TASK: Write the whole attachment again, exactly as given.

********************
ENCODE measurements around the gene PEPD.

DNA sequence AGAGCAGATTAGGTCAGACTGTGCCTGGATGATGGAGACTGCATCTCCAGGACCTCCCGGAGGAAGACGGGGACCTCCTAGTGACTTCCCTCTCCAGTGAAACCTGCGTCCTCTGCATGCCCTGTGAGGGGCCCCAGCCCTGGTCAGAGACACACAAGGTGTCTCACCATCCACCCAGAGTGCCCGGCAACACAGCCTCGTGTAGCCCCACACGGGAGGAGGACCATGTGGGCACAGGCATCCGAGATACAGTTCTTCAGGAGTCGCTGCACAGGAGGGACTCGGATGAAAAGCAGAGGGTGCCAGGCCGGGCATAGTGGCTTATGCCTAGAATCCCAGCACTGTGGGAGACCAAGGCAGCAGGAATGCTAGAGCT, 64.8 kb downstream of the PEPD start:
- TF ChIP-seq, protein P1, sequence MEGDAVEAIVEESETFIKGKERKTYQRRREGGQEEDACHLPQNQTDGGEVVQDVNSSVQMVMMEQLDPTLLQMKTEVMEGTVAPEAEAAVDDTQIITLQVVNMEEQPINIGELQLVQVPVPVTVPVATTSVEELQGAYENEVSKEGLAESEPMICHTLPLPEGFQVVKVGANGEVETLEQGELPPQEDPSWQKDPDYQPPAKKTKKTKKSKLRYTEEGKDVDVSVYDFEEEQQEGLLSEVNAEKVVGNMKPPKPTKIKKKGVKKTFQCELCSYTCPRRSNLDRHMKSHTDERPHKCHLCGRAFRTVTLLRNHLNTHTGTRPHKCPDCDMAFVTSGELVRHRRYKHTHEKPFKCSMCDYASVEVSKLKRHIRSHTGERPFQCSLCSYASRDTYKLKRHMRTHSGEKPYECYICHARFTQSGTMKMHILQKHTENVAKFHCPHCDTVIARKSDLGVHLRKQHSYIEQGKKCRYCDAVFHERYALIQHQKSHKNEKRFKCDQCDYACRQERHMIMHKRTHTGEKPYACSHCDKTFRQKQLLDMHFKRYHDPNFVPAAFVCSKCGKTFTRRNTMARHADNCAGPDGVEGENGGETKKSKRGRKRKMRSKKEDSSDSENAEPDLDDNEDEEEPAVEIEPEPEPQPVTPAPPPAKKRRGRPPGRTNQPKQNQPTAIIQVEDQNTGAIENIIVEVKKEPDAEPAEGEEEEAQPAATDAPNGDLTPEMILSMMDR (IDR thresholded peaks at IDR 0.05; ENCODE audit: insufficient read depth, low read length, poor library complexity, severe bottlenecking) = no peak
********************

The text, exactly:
ENCODE measurements around the gene PEPD.

DNA sequence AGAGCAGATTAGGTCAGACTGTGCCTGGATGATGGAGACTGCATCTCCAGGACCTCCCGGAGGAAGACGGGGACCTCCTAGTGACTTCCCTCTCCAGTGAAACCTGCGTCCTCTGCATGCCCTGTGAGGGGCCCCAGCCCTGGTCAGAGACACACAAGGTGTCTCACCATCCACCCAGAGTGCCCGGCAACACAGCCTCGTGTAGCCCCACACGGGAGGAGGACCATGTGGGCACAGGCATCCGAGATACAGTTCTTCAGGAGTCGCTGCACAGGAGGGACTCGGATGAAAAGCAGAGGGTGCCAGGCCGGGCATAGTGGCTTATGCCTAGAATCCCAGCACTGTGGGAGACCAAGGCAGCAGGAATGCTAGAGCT, 64.8 kb downstream of the PEPD start:
- TF ChIP-seq, protein P1, sequence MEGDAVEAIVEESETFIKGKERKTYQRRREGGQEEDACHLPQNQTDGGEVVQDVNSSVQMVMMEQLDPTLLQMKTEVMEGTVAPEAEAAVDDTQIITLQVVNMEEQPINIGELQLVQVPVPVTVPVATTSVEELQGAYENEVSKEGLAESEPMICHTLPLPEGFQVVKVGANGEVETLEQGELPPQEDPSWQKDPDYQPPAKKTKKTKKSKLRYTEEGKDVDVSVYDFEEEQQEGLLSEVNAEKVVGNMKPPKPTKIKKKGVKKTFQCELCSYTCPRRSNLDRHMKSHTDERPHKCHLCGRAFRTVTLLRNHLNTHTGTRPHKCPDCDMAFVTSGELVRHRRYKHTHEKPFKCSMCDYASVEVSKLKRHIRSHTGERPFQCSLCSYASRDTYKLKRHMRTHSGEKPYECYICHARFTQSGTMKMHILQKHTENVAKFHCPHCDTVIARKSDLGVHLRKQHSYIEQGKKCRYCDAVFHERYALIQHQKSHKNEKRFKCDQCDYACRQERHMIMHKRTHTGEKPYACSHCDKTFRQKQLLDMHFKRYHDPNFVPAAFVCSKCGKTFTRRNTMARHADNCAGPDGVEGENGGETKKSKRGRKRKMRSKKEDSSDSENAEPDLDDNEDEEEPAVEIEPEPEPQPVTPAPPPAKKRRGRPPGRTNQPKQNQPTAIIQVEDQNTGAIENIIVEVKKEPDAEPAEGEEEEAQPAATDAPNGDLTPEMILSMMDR (IDR thresholded peaks at IDR 0.05; ENCODE audit: insufficient read depth, low read length, poor library complexity, severe bottlenecking) = no peak